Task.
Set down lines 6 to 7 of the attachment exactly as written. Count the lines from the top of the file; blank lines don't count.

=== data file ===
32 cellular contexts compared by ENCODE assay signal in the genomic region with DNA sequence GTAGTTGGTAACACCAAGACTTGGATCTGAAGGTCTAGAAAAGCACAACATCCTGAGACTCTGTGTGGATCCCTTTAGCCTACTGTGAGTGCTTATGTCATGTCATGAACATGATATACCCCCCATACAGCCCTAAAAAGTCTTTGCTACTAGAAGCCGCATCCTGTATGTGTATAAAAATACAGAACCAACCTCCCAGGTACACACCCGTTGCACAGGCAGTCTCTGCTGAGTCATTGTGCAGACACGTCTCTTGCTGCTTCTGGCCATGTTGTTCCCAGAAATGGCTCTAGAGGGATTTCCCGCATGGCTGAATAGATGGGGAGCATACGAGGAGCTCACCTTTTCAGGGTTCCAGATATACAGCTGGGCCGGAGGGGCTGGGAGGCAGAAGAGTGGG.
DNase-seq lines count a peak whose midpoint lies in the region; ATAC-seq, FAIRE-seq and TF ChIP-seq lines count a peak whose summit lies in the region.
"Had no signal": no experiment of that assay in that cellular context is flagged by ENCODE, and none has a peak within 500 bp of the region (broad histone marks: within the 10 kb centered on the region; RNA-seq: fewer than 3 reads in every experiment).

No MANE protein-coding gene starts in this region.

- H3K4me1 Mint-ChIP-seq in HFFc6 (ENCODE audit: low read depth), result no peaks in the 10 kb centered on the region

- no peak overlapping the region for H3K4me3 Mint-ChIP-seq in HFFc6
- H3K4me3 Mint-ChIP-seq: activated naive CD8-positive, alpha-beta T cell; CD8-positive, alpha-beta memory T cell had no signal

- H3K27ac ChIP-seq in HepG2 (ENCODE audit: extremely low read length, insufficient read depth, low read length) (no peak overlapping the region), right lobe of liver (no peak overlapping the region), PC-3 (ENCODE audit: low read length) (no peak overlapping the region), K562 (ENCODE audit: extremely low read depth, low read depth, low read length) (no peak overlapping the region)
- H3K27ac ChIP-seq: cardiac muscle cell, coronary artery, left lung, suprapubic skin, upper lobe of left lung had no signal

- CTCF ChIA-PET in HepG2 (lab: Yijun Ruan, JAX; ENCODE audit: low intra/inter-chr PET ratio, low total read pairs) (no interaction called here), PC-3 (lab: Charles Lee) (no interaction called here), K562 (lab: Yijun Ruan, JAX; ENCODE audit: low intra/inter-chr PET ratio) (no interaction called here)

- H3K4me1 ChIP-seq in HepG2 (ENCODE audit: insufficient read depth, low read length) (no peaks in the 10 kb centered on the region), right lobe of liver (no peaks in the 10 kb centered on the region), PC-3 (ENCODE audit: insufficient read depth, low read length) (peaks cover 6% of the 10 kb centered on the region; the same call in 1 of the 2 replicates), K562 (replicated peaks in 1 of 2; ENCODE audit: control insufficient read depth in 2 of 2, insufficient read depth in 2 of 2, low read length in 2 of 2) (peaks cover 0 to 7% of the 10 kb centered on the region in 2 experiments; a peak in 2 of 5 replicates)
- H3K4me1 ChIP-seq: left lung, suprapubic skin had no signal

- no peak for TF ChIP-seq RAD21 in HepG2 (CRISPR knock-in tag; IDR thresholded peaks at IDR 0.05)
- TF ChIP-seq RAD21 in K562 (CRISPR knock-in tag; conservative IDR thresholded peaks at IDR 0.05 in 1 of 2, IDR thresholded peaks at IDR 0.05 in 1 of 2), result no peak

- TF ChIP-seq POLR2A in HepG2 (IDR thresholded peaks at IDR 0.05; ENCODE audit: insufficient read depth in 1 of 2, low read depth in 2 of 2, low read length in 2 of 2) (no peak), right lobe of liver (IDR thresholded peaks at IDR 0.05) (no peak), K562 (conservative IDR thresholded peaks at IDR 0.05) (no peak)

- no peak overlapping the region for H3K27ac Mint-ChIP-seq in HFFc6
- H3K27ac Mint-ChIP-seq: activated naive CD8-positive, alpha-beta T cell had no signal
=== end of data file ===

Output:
- no peak overlapping the region for H3K4me3 Mint-ChIP-seq in HFFc6
- H3K4me3 Mint-ChIP-seq: activated naive CD8-positive, alpha-beta T cell; CD8-positive, alpha-beta memory T cell had no signal